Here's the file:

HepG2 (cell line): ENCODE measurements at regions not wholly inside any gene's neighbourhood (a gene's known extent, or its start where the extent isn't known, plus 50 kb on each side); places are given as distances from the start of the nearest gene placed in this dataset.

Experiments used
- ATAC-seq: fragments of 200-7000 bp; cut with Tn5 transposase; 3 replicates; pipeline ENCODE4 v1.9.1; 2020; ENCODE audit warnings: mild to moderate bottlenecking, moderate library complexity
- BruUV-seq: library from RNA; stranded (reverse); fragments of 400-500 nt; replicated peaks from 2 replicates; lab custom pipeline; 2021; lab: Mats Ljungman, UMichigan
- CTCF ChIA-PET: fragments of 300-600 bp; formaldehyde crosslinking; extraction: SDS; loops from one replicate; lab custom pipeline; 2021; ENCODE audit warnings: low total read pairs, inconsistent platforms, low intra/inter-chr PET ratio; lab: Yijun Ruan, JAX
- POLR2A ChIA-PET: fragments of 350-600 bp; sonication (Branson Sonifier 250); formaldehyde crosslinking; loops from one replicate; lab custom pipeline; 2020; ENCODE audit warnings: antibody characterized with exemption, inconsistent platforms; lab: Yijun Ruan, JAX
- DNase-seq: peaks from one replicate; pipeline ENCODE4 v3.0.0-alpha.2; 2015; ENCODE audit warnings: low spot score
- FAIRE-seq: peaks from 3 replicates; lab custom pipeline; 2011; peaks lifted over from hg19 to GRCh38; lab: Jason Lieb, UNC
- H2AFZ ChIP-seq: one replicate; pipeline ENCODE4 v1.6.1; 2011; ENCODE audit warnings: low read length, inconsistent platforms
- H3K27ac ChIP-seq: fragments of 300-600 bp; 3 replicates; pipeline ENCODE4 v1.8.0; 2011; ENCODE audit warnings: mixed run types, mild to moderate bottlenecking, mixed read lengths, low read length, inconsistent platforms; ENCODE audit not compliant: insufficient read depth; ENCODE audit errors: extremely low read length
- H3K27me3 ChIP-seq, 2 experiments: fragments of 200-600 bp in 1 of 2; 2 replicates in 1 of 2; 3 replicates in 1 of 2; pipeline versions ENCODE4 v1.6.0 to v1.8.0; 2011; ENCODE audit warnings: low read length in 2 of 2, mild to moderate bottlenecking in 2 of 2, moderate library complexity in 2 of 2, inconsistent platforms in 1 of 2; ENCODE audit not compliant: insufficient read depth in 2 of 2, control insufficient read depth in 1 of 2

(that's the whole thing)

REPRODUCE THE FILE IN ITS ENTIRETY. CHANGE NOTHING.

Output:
HepG2 (cell line): ENCODE measurements at regions not wholly inside any gene's neighbourhood (a gene's known extent, or its start where the extent isn't known, plus 50 kb on each side); places are given as distances from the start of the nearest gene placed in this dataset.

Experiments used
- ATAC-seq: fragments of 200-7000 bp; cut with Tn5 transposase; 3 replicates; pipeline ENCODE4 v1.9.1; 2020; ENCODE audit warnings: mild to moderate bottlenecking, moderate library complexity
- BruUV-seq: library from RNA; stranded (reverse); fragments of 400-500 nt; replicated peaks from 2 replicates; lab custom pipeline; 2021; lab: Mats Ljungman, UMichigan
- CTCF ChIA-PET: fragments of 300-600 bp; formaldehyde crosslinking; extraction: SDS; loops from one replicate; lab custom pipeline; 2021; ENCODE audit warnings: low total read pairs, inconsistent platforms, low intra/inter-chr PET ratio; lab: Yijun Ruan, JAX
- POLR2A ChIA-PET: fragments of 350-600 bp; sonication (Branson Sonifier 250); formaldehyde crosslinking; loops from one replicate; lab custom pipeline; 2020; ENCODE audit warnings: antibody characterized with exemption, inconsistent platforms; lab: Yijun Ruan, JAX
- DNase-seq: peaks from one replicate; pipeline ENCODE4 v3.0.0-alpha.2; 2015; ENCODE audit warnings: low spot score
- FAIRE-seq: peaks from 3 replicates; lab custom pipeline; 2011; peaks lifted over from hg19 to GRCh38; lab: Jason Lieb, UNC
- H2AFZ ChIP-seq: one replicate; pipeline ENCODE4 v1.6.1; 2011; ENCODE audit warnings: low read length, inconsistent platforms
- H3K27ac ChIP-seq: fragments of 300-600 bp; 3 replicates; pipeline ENCODE4 v1.8.0; 2011; ENCODE audit warnings: mixed run types, mild to moderate bottlenecking, mixed read lengths, low read length, inconsistent platforms; ENCODE audit not compliant: insufficient read depth; ENCODE audit errors: extremely low read length
- H3K27me3 ChIP-seq, 2 experiments: fragments of 200-600 bp in 1 of 2; 2 replicates in 1 of 2; 3 replicates in 1 of 2; pipeline versions ENCODE4 v1.6.0 to v1.8.0; 2011; ENCODE audit warnings: low read length in 2 of 2, mild to moderate bottlenecking in 2 of 2, moderate library complexity in 2 of 2, inconsistent platforms in 1 of 2; ENCODE audit not compliant: insufficient read depth in 2 of 2, control insufficient read depth in 1 of 2